My Week In Film (10/20 - 10/26)

It's not that I was slacking... I was doing extremely important things... like saving lives... smacking people's hats and shit, you know?

Les Amants du Pont-Neuf (1991)
(Directed by Leos Carax)

Such a strange film. It starts off by realistically depicting how it feels to be homeless in Paris and then it turns into a romance and fantasy of the greatest kind. Every feeling is expressed to the fullest. It's kinda hard to think of a film more expressive than this one (there are three or so sequences here that evoke such a sense of dazzling euphoria. Mind = blown). But, at the heart of the film, is a love story. One that's obsessive, dangerous and even a bit destructive but damn if it doesn't kill me. Binoche is so amazing in this film. And I can't even begin to describe Lavant who... what the CINECAST! is he doing in this movie? So bizarre. This Carax guy... interesting.


Young Mr. Lincoln (1939)
(Directed by John Ford)

So good. I love how most of the movie is kind just about mythmaking and playing with iconography but it somehow isn't boring at all. What surprised me most about the film is how poetic and gentle it was. The cover for the Criterion dvd kinda sums it up nicely.
The film portrays Lincoln as a young man with an introspective streak who'd turn away from others just to gaze into the river. He's also portrayed as a man who's driven to succeed through education. Anyway, I kinda liked how by film's start Henry Fonda looks nothing like our idea of how Lincoln must've been like but as the film progresses we get shots of Fonda fitting that type of image. It's extremely subtle but very effective. However, what I liked the most was that Lincoln was portrayed as an outsider of sorts. He's always watching others and/or standing outside of events looking in. Anyway, this is a great film. Great film. GREAT FILM.


Poison (1991)
(Directed by Todd Haynes)

What an interesting film! Poison consists of three different vignettes interspersed together (ie. told simultaneously). Each one is told in a different style and genre (documentary, horror, oblique prison drama). As pix before me, I was really impressed at how well each of the different parts was executed (the only stumbling block was perhaps the acting; the horror segment, especially). Each segment sort of hints at saying something about "otherness" especially in relation to sexuality though you could probably make the case for a number of things. While it's certainly a fascinating film, I think the film only works on a conceptual level. As in, there's nothing else much here besides trying to get at whatever Haynes' thesis or point is. Poison is fascinating viewing however and comes well recommended!


Love Me Tonight (1932)
(Directed by Rouben Mamoulian)

God, this was so charming and hit me right when I needed it. It opens with the one of the great opening sequences in all film. A city wakes up and with it the sounds of every day life come into focus. These sounds start to develop a rhythm and in a little while a full-fledged cacophony of city life is in display. It's awesome. But that's not to discredit the rest. It's all great. Maurice Chevalier is pretty great as a tailor who has to collect his debts. You know, when he starts singing at the beginning of the film I kinda said to myself "uh, this is a musical? cool." Well, yeah, it is a musical and it has such catchy numbers. I think my favorite may be "Mimi" just because of this little part:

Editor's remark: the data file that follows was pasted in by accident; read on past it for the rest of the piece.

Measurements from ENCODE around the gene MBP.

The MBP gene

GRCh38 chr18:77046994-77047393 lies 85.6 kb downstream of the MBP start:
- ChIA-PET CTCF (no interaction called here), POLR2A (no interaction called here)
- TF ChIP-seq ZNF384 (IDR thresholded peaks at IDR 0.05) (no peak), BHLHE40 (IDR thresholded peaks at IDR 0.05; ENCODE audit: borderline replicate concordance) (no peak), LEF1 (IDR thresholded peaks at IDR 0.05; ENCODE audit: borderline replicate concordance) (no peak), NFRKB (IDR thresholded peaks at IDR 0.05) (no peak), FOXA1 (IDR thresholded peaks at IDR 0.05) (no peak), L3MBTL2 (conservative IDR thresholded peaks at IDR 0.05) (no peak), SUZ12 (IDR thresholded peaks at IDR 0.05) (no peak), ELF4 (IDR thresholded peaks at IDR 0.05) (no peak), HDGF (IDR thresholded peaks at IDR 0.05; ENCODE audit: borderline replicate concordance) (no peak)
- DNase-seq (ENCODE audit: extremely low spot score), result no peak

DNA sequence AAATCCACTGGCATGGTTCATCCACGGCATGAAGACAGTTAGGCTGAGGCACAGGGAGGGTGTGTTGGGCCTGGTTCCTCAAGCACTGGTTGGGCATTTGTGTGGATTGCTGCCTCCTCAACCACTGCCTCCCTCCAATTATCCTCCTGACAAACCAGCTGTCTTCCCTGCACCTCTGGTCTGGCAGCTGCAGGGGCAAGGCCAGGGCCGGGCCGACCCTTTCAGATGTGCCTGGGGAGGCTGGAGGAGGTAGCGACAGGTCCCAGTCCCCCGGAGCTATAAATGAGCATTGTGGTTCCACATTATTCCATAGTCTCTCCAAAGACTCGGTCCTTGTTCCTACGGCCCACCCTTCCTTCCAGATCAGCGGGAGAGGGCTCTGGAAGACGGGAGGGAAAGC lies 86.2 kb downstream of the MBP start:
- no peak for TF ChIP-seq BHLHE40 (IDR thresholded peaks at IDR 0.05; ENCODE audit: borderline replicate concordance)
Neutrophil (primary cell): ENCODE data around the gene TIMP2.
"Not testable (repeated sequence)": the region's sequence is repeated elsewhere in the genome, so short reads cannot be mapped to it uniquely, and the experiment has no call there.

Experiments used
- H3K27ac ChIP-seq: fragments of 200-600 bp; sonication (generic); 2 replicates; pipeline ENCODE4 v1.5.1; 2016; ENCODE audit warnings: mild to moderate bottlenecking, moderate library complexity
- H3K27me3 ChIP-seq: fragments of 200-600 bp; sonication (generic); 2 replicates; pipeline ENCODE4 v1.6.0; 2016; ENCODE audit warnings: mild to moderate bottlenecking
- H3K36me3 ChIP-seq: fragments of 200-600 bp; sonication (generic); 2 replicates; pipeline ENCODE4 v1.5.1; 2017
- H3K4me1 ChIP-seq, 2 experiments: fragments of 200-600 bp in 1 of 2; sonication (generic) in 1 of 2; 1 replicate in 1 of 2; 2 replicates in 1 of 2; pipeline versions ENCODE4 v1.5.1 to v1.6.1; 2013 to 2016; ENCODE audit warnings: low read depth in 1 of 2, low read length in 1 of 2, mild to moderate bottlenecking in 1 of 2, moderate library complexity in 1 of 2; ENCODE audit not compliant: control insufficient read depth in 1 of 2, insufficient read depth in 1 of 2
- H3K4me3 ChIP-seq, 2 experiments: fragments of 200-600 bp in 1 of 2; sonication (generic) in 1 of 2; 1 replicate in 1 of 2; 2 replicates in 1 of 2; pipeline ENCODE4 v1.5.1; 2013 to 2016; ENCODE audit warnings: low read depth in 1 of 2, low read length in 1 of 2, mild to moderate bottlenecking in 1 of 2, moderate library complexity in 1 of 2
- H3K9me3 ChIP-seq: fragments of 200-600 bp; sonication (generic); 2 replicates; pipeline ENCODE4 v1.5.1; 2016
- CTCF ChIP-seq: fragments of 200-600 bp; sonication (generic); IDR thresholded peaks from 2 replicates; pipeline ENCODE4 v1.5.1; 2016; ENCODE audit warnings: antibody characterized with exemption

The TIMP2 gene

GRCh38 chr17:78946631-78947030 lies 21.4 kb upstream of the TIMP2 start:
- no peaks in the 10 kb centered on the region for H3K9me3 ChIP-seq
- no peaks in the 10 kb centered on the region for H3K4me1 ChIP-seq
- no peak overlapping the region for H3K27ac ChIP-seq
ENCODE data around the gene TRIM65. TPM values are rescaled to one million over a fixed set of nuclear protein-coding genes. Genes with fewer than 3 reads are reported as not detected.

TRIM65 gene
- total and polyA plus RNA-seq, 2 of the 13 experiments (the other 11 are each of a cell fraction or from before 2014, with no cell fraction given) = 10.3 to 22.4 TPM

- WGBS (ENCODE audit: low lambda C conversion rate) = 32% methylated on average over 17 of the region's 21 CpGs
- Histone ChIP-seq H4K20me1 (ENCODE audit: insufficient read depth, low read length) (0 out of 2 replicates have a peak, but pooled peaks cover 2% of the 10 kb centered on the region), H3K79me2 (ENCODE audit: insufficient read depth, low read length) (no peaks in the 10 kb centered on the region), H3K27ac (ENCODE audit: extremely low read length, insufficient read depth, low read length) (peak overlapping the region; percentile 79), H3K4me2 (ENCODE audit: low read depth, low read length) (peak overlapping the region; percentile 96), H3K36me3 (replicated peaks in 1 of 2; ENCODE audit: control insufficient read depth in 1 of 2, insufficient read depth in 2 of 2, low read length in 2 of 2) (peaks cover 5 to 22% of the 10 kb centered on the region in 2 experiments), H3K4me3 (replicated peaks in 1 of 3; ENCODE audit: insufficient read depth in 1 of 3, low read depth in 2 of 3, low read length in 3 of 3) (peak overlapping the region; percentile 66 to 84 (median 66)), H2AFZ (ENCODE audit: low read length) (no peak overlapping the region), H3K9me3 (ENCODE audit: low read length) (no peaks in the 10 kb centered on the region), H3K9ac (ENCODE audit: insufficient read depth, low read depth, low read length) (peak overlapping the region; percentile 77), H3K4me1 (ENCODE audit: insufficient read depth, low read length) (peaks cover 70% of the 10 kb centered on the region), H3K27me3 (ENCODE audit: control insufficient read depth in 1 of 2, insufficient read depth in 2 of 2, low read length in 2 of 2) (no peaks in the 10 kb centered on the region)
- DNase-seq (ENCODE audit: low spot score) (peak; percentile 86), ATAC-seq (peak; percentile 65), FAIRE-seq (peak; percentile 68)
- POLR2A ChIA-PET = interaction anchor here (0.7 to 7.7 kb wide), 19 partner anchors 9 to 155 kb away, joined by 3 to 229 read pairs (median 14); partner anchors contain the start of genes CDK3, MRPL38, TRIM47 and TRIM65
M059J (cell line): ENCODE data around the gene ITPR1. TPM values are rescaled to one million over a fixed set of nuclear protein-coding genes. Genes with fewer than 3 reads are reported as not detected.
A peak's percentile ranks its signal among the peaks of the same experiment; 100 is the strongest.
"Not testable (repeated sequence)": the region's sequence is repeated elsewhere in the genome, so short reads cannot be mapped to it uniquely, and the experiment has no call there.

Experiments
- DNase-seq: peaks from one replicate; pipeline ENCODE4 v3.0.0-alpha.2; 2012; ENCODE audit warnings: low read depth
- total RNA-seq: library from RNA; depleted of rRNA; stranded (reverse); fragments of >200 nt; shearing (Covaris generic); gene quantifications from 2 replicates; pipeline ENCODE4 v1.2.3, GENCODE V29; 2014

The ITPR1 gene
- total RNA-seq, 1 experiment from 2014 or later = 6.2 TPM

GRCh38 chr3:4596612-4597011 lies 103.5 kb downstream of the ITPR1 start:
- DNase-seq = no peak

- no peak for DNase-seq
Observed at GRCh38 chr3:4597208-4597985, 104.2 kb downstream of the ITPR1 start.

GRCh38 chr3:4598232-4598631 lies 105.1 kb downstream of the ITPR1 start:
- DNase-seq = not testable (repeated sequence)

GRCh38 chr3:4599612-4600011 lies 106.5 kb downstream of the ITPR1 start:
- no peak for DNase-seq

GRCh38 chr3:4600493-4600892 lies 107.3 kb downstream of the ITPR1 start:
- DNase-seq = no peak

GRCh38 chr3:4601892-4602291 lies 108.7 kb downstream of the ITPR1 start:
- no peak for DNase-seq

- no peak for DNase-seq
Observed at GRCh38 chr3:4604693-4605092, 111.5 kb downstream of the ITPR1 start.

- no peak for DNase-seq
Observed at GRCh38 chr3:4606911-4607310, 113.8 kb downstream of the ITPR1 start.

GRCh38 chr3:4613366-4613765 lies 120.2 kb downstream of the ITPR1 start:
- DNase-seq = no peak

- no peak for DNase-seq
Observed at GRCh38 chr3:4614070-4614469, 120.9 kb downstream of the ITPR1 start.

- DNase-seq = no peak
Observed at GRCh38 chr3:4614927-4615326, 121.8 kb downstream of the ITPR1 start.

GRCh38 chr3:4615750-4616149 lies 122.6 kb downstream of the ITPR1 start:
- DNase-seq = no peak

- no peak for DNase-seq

Mimi, you make me sad and dreamy
you could free me
if you'd see me

The whole film is pretty silly and charming with lots of great innuendo but also it's really romantic. The title says it all. It also has a surprising amount of formal innovation (I guess). I'd never seen the use of zoom lens or slo-mo shots this early in film history (excuse my lack of knowledge here) (although I guess Man with the Movie Camera probably had some).

Anyway, fuck all of dat. This is a great, great film. Why haven't you watched it yet?

Also: Maurice's French accent is so fucking awesome. I need to see more of that guy.


Miller's Crossing (1990)
(Directed by Joel Coen)

The Coens do 30s gangster melodrama and film noir... and damn they do it well. The story is one of double crossings and mens with hats (lots of stuff going on with the way people wear their hats and shit). Gabriel Byrne is pretty great here delivering the smooth as fuck dialogue like few can do. The rest of the ensemble is pretty excellent as well. Of course, the Danny boy sequence is marvelous (although extremely ridiculous in its awesomeness). Yes, all the plot stuff and cinematography is aces. But I'm left wanting for something... Is all of this just an excercise? It feels like it. While the point is dubious, this film is extremely entertaining and told really, really well. So, hats off to that.


Kung Fu Panda (2008)
(Directed by Mark Osborne and John Stevenson)

Much better than I expected. It got me from the start with the really awesome animation at display (plus the furious five thing was funny). The story is pretty predictable and stuff but I really liked all the Jack Black-isms that were at display here (I'm an apologist, what can I say?). That whole "awesomeness" thing is right up my alley. So, I was in the mood for something escapist and I got it. It's really funny, looks really good and it has a panda. What the fuck else do ya want, John? Maybe an eye patch or something.


This may be the hardest week ever for this...

I'll play it safe

Jhon's Movie of the Week is... Les Amants Du Pont-Neuf

1 comment:

aliciahuberman said...

How come no image for Les Amants :O? I thought you had a picture in your forum review?